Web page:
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TBILISI, November 23. /TASS/. Georgia’s Foreign Ministry is concerned over the resolution on Russia’s co-operation and strategic partnership with Abkhazia, “an undeniable part of Georgia.” The agreement was adopted by the Russian government on November 20 and then readied for signing by the president.
Georgia’s Foreign Ministry said in the statement published on Saturday that “despite constructive steps taken by Georgia’s authorities, progress in relationship with Russia in a political aspect was futile.”
The ministry said that “Russia’s repeated statements about its willingness to return relations with Georgia back to normal evidently contradict its concrete steps.”
“Georgia will never tolerate violation of its territorial integrity and will not accept a compromise,” it said.
The Georgian Foreign Ministry calls on the international community “to give an assessment to this step taken by Russia, aimed at annexation of Georgia’s occupied territories” and “use all available levers so that make Russia avoid any further aggressive activities against Georgia.”
The ministry said that Prime Minister Irakly Garibashvili tackled the issue at meetings in the European Council and NATO during his visit to Brussels on November 17-18 as well as Foreign Minister Tamara Beruchashvili who visited London on November 19 and Prague on November 21-22.
Georgia’s foreign ministry pledges that the issue will be raised in the coming week “at a meeting with the diplomatic corps accredited to Georgia and at the meetings of NATO countries’ foreign ministers and OSCE.”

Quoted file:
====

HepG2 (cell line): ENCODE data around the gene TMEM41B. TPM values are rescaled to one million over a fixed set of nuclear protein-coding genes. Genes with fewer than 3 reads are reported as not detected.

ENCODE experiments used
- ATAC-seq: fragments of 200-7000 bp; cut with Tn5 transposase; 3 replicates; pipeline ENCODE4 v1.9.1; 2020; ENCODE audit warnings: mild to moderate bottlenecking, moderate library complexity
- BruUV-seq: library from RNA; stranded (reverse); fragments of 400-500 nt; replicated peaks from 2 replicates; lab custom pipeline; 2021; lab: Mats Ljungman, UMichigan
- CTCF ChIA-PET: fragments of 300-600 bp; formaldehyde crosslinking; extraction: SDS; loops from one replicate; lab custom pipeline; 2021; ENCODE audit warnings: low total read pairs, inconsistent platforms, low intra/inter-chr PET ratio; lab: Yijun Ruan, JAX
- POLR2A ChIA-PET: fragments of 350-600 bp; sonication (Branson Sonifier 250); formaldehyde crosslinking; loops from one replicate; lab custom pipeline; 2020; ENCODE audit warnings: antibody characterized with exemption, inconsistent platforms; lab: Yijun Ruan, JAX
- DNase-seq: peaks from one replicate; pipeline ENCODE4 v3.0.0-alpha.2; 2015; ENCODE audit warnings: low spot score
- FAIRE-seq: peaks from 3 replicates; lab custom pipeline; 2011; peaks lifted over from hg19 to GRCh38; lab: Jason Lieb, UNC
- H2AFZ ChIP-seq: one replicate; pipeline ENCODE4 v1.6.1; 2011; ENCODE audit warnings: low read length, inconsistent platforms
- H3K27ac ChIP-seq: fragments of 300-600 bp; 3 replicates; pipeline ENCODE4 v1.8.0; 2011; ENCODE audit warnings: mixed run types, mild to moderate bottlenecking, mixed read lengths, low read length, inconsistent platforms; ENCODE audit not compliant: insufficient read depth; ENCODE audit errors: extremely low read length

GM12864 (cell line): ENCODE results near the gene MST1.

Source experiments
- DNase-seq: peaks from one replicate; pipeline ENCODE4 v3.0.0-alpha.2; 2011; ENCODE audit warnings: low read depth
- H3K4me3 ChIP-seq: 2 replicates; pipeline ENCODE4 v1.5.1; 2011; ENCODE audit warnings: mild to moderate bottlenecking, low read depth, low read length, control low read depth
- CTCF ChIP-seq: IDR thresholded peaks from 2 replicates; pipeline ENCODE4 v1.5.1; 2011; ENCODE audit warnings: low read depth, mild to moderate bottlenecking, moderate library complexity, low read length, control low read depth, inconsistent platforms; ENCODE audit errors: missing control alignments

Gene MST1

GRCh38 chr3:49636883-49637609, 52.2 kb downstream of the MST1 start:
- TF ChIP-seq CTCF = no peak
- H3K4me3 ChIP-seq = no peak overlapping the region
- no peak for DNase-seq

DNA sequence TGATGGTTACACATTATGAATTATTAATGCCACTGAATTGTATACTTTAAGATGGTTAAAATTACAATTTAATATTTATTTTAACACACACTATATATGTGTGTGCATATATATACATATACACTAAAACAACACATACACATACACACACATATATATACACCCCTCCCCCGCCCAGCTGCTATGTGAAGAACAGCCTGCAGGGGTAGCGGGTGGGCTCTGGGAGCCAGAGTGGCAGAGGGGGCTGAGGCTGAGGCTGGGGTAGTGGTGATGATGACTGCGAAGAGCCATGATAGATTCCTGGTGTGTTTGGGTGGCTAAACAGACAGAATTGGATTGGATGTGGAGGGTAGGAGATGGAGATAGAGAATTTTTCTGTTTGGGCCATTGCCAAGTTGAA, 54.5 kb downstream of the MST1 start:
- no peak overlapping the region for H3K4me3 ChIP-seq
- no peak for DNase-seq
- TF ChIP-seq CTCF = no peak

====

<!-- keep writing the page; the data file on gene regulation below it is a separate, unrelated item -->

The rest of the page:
On November 19 Abkhazia’s government approved a new bilateral agreement on co-operation and strategic partnership with Russia and a day later it was adopted by the Russian government.
The draft treaty “is a basic document for establishing closer co-operation between Russia and Abkhazia step by step in the social, economic and humanitarian spheres as well as in foreign policy, defence and security provided Abkhazia’s state sovereignty preserved,” the Russian government said.
Along with this, the document envisages that if one of the sides comes under aggression, “it would be viewed as an aggression /armed attack/ on the other party to the treaty.”
Russia recognized independence of Abkhazia and South Ossetia in August 2008. The two young nations had been de facto independent for the more than fifteen years before that.
The EU and the U.S. continue to insist that the countries are still parts of Georgia.